No kid is born a vegetarian; I am firmly convinced of this. At some point in life, even if you like them all now, you could readily list which vegetables you hated most: broccoli, brussel sprouts, asparagus, green peppers, anything with chlorophyll. And so it was an entire generation felt justified when Pres. George H. W. Bush told the world that, as President of the United States of America, no one could make him eat broccoli.
Solomon must have had similar tastes. In Proverbs 15:17, he writes, "Better a small serving of vegetables with love than a fattened calf with hatred." (Clearly the wisest man ever to live enjoyed steak over greens -- and, as a Jew who couldn't eat blood, he ate his steak well done, just as God intended. May this be a model for us.) While it's easy to find this particular proverb amusing, look beyond the funny part to what Solomon is saying here. You could enjoy the best the world has to offer, but it if lacks love, it will still be the worst of the worst. But you can have even just a little of something not particularly enjoyable under normal circumstances, yet if it comes with love, it will be better than anything else the world has to offer.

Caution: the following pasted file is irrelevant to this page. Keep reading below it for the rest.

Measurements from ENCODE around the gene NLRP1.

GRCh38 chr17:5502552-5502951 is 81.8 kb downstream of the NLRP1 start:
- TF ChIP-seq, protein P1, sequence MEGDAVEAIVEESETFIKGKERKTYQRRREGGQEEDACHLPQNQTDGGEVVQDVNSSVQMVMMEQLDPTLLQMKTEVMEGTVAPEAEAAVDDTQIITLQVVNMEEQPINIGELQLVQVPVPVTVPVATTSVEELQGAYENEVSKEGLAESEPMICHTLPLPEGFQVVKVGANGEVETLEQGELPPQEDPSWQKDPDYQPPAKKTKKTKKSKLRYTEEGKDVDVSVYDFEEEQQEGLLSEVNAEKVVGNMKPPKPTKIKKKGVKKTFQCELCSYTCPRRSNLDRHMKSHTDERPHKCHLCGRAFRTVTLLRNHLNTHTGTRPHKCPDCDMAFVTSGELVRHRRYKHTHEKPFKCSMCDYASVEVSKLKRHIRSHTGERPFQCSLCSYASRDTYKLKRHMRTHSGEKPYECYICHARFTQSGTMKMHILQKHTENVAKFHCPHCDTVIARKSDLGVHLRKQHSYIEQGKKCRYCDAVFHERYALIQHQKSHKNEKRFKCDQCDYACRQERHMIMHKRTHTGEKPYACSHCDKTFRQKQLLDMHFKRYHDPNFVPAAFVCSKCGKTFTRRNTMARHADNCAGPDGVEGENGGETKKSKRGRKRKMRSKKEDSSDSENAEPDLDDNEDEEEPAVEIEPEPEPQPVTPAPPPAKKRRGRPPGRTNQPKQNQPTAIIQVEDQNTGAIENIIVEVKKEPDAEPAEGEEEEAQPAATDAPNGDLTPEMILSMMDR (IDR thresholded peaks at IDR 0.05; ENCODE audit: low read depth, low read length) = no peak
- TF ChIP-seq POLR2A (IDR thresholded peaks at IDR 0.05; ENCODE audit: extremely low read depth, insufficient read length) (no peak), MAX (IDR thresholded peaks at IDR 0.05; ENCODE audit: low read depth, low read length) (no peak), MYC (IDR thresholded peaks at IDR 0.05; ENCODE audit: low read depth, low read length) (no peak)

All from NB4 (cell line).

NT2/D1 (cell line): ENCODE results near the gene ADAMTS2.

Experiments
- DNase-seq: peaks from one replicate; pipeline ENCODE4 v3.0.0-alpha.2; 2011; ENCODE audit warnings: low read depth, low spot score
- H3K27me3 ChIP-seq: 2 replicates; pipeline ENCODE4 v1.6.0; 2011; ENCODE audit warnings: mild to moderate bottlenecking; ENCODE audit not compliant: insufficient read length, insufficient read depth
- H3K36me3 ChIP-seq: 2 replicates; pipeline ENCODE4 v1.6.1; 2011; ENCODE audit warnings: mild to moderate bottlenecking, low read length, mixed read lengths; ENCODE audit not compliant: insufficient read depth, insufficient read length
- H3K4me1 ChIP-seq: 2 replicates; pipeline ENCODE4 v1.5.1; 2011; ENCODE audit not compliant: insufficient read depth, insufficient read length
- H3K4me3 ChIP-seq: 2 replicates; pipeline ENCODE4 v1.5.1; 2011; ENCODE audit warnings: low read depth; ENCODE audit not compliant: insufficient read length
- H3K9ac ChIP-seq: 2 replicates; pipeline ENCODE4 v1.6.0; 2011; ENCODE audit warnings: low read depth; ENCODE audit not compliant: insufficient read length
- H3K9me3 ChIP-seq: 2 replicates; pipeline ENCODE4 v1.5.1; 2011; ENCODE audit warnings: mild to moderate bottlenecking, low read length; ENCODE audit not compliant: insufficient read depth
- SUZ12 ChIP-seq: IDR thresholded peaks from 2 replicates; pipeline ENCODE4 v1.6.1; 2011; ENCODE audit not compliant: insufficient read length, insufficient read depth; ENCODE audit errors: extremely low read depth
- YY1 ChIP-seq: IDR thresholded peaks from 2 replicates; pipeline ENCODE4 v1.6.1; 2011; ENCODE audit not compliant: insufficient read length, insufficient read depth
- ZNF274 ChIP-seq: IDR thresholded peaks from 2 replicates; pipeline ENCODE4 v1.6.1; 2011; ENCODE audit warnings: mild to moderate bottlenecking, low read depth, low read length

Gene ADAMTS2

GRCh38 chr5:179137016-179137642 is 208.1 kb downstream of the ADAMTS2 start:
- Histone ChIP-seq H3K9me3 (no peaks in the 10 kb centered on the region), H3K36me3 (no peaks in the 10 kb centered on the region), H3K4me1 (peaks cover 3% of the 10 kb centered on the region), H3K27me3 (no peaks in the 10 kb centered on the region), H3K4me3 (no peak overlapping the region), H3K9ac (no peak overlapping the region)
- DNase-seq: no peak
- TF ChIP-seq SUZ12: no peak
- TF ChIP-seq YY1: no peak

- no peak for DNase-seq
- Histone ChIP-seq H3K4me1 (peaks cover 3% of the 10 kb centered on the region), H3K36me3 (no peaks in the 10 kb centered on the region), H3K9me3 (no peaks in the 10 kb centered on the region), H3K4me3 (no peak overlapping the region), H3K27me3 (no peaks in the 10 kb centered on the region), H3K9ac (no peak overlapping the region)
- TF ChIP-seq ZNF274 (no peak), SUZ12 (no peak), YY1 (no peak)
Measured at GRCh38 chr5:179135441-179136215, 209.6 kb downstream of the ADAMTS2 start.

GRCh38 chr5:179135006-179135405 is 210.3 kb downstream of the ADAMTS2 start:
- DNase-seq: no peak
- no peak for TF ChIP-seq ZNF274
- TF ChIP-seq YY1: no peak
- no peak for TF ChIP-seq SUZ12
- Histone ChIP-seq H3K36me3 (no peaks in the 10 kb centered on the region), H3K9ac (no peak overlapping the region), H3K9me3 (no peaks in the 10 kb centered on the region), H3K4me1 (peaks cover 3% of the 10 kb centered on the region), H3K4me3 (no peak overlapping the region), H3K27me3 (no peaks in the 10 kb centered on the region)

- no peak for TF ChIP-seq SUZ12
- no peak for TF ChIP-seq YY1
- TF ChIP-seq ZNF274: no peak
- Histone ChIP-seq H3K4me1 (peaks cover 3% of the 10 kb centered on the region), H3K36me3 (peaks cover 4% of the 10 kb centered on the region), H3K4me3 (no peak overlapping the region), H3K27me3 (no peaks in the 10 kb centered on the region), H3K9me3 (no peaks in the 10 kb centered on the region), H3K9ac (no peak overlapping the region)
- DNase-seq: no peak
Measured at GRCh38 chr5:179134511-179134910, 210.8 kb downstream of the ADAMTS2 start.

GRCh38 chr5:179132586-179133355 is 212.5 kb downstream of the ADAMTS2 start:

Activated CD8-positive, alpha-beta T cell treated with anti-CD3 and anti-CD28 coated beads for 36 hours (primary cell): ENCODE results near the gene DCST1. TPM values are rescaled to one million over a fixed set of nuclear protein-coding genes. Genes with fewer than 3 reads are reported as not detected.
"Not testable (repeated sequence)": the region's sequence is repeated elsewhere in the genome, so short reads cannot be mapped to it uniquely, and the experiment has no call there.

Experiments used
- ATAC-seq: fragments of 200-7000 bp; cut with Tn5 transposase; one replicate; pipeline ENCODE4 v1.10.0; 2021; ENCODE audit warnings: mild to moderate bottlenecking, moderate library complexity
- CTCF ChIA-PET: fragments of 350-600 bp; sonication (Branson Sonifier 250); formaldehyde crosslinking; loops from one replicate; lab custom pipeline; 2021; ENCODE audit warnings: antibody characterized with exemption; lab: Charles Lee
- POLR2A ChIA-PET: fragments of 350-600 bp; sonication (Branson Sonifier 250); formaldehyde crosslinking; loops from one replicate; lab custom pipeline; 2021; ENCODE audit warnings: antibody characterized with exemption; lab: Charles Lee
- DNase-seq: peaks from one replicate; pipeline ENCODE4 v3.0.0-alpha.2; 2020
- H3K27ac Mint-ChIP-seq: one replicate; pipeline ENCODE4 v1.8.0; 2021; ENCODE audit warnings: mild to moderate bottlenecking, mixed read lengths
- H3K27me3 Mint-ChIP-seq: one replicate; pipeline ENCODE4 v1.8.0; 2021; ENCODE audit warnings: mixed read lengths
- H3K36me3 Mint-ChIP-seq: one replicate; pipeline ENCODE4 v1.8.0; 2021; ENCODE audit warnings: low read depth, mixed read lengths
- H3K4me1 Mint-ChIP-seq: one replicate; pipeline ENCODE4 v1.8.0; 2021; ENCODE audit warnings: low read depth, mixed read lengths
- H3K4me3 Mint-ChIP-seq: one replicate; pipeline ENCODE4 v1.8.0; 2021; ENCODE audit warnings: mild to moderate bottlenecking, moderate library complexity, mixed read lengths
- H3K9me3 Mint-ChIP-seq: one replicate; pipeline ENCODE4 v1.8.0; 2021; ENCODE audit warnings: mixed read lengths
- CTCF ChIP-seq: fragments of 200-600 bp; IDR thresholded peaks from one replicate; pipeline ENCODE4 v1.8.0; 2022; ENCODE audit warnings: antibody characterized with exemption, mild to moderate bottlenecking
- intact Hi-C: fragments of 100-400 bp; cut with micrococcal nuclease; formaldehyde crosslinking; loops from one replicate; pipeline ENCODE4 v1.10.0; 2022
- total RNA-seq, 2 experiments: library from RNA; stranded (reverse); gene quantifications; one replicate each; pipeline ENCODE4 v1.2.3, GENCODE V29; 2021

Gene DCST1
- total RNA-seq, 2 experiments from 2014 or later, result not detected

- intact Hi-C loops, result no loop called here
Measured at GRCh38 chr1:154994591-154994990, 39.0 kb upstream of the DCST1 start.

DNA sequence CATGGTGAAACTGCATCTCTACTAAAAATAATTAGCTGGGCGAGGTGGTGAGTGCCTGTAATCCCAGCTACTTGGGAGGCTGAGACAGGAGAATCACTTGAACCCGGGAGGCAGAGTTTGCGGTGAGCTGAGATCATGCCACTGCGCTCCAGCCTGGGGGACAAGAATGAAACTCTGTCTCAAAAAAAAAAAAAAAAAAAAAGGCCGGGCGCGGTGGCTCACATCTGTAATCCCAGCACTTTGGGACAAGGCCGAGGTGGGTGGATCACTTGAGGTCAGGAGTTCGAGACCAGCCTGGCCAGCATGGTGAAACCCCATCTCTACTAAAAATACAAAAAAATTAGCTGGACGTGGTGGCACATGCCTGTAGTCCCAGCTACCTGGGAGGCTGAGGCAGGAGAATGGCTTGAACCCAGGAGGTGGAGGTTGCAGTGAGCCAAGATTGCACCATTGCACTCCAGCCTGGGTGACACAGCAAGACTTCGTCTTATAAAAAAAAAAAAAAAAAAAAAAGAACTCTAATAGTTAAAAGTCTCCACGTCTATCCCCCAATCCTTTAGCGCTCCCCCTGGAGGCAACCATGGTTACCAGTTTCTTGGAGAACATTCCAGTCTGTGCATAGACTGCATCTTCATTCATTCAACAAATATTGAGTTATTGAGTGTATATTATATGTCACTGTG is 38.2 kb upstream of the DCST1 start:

Love is just that powerful -- and that important. It's a crucial ingredient in making life worthwhile, and without it, life is meaningless and hateful -- for God is love (1 John 4:8). Love takes hollow words and gives them meaning, empty actions and fills them with purpose (1 Corinthians 13:1-3). And so we are tasked with taking the love of God and showing it to other people through the way we live. And that is a powerful testimony.
After all, it seems love can even make you eat your veggies.